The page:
An $84 million project, surprisingly large for a country struggling with debt, devastating effects of political turmoil and international isolation, is intended to be a win-win situation for Honduras and Onyx Contract and Solutions, Inc., the company contracted to deliver the project within nine months.
Funding for the project comes from Villela and Villela law and lobby firm, which has its office in Roatan, Onyx said. News of the contract on the Onyx Web site makes clear the project is part of a wider plan to build support for countries seen as friends of the United States or seen to be under pressure from left-wing populist forces in Cuba, Nicaragua and Venezuela.
Onyx pulls no punches. Those three states appear in deep red in a sea of blue in an online graphic bearing the caption, "The high stakes struggle for power effecting (sic) neighboring U.S. allies."
Onyx reasons a better electrified and energy self-sufficient populace is less likely to revolt against the government in power or align itself with forces challenging U.S. interests in the area. It cited Belize, Colombia, Costa Rica, the Dominican Republic, El Salvador, Guatemala, Haiti, Honduras, Mexico and Panama as "current allies" that deserved help with energy independence.
Onyx Service and Solutions will build the solar power project at Roatan, Honduras.
The project will assist Honduras in becoming more self-reliant for electrical power as opposed to using imported diesel for power generation, "which comes at a very high cost," including dependence on Venezuela.
The project aims to generate 18.5 megawatts of power from 65,000 280-watt solar panels. Onyx is also in talks to increase the size of the solar power capacity up to 58 total megawatts, once the original 18.5 megawatt facility comes online.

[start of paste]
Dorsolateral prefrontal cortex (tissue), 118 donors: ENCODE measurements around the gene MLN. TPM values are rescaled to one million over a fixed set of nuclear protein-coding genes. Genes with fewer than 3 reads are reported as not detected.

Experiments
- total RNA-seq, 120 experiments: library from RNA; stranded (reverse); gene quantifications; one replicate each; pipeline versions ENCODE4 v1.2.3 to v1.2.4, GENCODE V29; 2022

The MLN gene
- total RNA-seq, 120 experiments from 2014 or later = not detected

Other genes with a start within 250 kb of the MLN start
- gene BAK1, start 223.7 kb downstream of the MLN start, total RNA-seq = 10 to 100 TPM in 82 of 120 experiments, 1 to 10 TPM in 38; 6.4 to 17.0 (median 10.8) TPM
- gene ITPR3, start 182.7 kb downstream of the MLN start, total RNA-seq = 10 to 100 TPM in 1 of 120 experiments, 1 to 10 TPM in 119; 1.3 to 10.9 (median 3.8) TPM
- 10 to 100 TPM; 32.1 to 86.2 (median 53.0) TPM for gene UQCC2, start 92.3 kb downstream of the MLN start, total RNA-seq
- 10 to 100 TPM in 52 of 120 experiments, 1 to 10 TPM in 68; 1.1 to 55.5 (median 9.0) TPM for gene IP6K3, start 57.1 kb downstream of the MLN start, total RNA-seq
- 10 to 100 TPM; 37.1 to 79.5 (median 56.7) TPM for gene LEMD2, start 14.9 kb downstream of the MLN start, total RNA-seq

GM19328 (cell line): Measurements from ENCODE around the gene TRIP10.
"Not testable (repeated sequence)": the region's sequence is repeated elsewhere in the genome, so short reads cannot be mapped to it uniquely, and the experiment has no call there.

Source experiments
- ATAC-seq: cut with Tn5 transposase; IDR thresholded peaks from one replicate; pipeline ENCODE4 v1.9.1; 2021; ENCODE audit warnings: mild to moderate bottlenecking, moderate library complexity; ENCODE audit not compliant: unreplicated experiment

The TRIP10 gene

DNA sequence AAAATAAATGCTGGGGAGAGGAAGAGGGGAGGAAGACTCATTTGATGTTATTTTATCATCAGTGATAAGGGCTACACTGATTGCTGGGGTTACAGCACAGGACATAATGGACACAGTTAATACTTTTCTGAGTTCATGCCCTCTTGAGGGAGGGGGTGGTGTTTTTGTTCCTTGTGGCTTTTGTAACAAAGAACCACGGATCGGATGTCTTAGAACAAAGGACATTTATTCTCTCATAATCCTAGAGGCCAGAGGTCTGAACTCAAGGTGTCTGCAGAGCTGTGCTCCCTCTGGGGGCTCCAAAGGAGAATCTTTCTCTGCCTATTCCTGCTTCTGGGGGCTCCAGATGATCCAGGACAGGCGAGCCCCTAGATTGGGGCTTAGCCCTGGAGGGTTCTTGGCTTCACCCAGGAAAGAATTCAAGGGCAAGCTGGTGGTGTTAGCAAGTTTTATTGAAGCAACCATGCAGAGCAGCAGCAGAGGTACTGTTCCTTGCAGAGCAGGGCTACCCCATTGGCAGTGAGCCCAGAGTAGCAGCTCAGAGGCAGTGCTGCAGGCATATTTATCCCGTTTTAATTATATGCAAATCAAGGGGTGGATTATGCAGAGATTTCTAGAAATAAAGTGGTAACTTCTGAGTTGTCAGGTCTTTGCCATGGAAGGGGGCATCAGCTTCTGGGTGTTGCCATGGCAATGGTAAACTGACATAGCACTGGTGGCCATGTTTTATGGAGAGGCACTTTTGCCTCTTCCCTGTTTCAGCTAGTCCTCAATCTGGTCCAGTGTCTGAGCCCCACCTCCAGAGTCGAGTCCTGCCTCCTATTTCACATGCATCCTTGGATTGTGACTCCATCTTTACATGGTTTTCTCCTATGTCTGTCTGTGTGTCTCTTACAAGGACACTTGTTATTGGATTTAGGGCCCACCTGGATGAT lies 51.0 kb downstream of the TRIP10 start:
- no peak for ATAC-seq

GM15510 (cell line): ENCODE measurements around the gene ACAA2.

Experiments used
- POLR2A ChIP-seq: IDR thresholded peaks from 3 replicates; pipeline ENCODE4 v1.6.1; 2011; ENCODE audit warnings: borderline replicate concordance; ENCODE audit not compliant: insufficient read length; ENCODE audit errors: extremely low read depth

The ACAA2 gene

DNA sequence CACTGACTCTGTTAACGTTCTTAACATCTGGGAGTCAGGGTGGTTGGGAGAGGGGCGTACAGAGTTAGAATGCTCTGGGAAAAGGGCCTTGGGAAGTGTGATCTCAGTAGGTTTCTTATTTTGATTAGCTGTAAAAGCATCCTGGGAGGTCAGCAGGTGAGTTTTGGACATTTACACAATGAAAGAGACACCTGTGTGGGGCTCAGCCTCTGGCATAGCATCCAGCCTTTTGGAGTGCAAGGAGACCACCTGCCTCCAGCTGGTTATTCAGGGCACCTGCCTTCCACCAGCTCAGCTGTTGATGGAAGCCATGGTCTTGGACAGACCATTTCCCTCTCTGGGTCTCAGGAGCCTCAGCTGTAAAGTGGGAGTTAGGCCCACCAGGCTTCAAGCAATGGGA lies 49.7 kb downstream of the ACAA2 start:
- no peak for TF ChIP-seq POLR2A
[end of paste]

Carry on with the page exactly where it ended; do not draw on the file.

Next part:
Onyx said it has "identified a lucrative market for solar power projects in areas that use diesel produced electricity" throughout Central and Latin America and the Caribbean. The company is hopeful of new projects in Colombia, Mexico and Panama.
"Beyond the company's excitement over supplying and installing their newest products, this project also represents a move to assist a strong U.S. ally to become more self-reliant for electrical power," Onyx said.
"Currently, many nations of Central America, South America and the Caribbean find themselves being squeezed by the need for power coupled with the temptation to use Venezuelan diesel for electrical generation," Onyx said.
Honduras has struggled to restore international links after a 2009 coup against President Jose Manuel Zelaya triggered a political crisis that only eased after Porfirio Lobo was elected president under the military's supervision. Despite U.S. and EU recognition, many Latin American states still don't acknowledge Lobo's presidency.